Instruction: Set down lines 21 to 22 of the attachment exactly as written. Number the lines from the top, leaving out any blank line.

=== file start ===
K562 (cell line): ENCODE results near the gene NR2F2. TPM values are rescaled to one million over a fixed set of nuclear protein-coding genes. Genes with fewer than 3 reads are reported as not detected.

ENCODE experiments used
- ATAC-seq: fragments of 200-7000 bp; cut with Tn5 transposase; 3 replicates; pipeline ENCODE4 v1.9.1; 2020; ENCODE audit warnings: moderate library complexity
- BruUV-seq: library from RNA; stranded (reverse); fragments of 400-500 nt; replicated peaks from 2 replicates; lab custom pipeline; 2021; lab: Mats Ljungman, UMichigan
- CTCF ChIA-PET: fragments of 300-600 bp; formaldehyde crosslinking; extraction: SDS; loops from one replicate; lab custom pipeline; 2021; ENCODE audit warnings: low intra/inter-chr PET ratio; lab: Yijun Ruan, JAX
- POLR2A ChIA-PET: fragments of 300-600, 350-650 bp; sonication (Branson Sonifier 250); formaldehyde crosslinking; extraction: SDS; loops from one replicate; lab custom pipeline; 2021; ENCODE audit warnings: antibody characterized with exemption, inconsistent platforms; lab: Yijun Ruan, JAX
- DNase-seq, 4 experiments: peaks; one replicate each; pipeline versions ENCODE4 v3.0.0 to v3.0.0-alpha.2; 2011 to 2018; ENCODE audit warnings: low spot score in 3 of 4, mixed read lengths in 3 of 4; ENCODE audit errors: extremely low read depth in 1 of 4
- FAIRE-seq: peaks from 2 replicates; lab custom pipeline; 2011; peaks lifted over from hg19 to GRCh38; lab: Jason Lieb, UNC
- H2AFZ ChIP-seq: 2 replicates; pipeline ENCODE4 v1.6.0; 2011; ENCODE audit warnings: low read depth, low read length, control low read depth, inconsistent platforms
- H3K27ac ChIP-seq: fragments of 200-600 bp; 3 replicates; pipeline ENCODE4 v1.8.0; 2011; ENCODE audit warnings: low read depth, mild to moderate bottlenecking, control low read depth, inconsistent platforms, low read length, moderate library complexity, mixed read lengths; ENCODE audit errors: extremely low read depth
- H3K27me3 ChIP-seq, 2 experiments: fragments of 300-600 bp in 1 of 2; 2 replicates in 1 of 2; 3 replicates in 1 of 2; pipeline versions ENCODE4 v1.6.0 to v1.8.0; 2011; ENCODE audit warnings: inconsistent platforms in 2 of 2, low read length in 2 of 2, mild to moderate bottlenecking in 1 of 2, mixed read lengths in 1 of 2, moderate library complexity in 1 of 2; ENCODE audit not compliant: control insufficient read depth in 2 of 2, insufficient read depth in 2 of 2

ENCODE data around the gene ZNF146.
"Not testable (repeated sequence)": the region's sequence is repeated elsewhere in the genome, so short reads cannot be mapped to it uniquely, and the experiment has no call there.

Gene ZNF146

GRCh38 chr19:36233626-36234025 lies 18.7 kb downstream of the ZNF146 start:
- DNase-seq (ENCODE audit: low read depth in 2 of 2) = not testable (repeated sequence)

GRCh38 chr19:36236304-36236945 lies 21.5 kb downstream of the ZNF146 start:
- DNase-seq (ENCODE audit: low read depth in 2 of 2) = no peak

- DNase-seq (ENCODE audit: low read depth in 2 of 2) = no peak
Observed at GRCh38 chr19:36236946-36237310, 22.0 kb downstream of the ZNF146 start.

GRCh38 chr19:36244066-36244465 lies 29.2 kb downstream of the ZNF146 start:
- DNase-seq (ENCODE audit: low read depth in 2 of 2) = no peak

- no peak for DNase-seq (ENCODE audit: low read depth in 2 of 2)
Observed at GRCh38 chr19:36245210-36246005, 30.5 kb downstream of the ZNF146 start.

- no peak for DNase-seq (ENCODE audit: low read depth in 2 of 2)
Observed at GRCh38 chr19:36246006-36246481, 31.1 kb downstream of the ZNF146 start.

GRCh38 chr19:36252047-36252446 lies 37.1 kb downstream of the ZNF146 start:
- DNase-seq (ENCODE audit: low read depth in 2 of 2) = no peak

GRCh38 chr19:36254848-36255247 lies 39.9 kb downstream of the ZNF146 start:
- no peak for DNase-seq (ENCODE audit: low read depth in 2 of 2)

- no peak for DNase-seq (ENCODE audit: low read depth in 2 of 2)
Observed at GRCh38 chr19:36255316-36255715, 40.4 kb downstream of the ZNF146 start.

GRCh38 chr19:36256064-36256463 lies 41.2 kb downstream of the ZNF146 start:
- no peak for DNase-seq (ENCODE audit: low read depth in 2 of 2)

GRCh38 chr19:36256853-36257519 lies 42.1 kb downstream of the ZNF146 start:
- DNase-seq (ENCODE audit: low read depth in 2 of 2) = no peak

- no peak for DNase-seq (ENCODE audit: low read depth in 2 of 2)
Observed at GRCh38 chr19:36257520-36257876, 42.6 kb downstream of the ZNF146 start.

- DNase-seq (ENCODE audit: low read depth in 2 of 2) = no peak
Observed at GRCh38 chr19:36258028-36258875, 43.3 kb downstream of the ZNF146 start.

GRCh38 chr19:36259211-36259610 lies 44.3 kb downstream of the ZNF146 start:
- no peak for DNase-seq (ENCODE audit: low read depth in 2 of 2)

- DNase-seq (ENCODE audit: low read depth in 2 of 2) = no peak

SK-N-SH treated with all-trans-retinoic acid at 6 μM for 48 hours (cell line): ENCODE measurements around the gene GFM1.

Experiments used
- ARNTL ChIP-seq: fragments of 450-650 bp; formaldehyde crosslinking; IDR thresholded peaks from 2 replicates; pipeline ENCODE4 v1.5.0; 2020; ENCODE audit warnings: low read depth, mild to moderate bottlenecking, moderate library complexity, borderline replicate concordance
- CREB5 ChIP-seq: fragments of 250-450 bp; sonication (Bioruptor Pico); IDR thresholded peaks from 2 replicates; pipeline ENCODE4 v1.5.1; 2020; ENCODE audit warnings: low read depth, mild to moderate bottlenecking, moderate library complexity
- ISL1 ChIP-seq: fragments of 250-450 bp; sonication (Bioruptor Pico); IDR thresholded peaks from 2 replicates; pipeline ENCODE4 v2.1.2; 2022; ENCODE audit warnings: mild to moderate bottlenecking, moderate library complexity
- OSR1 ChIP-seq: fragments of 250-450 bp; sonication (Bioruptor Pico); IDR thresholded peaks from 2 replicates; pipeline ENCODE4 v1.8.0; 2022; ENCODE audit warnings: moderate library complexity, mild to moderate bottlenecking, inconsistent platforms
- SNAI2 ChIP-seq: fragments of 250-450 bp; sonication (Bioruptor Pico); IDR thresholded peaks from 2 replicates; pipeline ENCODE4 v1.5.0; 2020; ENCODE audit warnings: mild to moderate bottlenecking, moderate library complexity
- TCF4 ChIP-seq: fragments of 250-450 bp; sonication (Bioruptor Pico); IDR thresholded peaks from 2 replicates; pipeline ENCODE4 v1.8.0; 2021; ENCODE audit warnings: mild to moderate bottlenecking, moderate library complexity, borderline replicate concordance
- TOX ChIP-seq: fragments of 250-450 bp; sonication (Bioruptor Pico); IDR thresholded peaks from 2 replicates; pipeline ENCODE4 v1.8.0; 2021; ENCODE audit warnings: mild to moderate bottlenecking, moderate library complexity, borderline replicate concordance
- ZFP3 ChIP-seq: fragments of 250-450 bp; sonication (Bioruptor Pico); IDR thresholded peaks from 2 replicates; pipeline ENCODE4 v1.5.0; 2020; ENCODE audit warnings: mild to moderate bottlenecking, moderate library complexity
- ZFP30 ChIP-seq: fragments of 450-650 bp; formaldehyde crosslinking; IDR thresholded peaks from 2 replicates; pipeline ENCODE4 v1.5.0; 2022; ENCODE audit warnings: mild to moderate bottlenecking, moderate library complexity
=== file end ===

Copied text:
GRCh38 chr19:36244066-36244465 lies 29.2 kb downstream of the ZNF146 start:
- DNase-seq (ENCODE audit: low read depth in 2 of 2) = no peak